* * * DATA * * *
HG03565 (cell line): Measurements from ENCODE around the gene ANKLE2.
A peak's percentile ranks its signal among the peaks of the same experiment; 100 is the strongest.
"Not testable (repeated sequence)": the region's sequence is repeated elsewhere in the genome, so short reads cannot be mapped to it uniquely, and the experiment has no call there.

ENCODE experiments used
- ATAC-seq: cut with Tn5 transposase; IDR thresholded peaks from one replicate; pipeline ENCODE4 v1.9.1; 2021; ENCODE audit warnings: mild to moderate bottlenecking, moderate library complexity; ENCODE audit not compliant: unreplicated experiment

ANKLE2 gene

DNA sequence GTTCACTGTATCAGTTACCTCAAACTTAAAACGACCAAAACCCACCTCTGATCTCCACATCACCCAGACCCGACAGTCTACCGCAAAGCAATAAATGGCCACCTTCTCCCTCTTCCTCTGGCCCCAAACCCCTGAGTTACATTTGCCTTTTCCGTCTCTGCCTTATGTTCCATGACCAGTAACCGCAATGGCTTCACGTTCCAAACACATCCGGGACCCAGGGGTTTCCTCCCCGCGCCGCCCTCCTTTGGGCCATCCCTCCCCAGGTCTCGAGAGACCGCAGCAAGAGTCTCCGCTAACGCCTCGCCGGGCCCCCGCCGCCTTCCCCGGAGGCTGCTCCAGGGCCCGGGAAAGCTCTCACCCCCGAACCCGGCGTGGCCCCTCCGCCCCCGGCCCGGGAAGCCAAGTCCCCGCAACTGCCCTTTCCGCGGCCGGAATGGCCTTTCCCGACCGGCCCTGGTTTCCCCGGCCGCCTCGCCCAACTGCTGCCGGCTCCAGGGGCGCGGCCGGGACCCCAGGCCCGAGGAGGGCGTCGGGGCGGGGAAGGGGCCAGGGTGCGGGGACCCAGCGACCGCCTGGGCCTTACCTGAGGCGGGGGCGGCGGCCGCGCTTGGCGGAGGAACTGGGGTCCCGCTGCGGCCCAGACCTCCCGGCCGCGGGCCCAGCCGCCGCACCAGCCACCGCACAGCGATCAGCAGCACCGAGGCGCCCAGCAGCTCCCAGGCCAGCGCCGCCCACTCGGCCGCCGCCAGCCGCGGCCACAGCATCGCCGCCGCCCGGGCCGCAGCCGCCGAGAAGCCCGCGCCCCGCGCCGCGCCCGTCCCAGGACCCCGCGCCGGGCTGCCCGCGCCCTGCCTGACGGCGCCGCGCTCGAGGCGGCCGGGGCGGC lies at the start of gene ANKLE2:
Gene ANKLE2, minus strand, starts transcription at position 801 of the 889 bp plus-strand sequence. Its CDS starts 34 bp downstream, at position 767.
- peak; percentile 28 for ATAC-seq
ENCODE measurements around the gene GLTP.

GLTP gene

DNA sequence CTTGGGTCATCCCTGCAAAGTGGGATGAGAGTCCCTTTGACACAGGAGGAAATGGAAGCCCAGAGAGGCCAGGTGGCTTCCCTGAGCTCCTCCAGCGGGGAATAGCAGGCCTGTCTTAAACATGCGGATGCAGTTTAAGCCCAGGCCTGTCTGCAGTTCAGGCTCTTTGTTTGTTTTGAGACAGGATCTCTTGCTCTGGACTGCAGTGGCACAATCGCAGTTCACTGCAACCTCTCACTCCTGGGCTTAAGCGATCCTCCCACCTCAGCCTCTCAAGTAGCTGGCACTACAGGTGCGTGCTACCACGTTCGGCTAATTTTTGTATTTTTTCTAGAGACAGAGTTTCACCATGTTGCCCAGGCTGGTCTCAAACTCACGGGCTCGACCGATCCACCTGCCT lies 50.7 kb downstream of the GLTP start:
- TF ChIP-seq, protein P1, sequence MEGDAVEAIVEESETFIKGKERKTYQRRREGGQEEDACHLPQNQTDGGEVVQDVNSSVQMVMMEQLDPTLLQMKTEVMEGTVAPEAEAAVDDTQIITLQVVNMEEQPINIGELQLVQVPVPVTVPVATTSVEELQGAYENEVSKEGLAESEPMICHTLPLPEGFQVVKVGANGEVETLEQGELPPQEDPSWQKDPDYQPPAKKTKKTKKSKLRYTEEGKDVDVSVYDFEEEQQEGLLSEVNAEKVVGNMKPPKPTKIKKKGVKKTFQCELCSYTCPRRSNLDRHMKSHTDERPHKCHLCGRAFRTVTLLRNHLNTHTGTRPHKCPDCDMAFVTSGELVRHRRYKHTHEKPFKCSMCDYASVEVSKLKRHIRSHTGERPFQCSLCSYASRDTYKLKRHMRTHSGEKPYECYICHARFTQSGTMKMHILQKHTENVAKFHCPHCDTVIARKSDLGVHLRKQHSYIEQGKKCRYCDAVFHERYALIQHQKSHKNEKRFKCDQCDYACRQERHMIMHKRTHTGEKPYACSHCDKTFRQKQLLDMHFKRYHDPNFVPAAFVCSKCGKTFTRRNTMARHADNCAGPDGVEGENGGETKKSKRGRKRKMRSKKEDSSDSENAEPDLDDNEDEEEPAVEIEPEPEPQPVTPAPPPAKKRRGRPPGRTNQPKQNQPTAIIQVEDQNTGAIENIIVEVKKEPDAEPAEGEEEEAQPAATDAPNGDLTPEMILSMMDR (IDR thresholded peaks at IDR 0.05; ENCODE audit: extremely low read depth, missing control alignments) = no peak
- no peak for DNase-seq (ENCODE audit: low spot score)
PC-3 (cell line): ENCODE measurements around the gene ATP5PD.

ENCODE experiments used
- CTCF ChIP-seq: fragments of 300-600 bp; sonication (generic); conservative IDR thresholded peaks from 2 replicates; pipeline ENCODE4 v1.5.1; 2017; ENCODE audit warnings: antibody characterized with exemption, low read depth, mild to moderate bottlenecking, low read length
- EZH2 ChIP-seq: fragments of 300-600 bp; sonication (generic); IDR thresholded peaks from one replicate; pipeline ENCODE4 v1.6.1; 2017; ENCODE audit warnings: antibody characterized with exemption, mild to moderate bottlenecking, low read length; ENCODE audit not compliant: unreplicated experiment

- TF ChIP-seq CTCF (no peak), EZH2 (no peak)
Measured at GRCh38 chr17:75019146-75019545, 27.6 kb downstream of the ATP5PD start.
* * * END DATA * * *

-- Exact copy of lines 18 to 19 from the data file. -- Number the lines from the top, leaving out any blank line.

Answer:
- EZH2 ChIP-seq: fragments of 300-600 bp; sonication (generic); IDR thresholded peaks from one replicate; pipeline ENCODE4 v1.6.1; 2017; ENCODE audit warnings: antibody characterized with exemption, mild to moderate bottlenecking, low read length; ENCODE audit not compliant: unreplicated experiment

- TF ChIP-seq CTCF (no peak), EZH2 (no peak)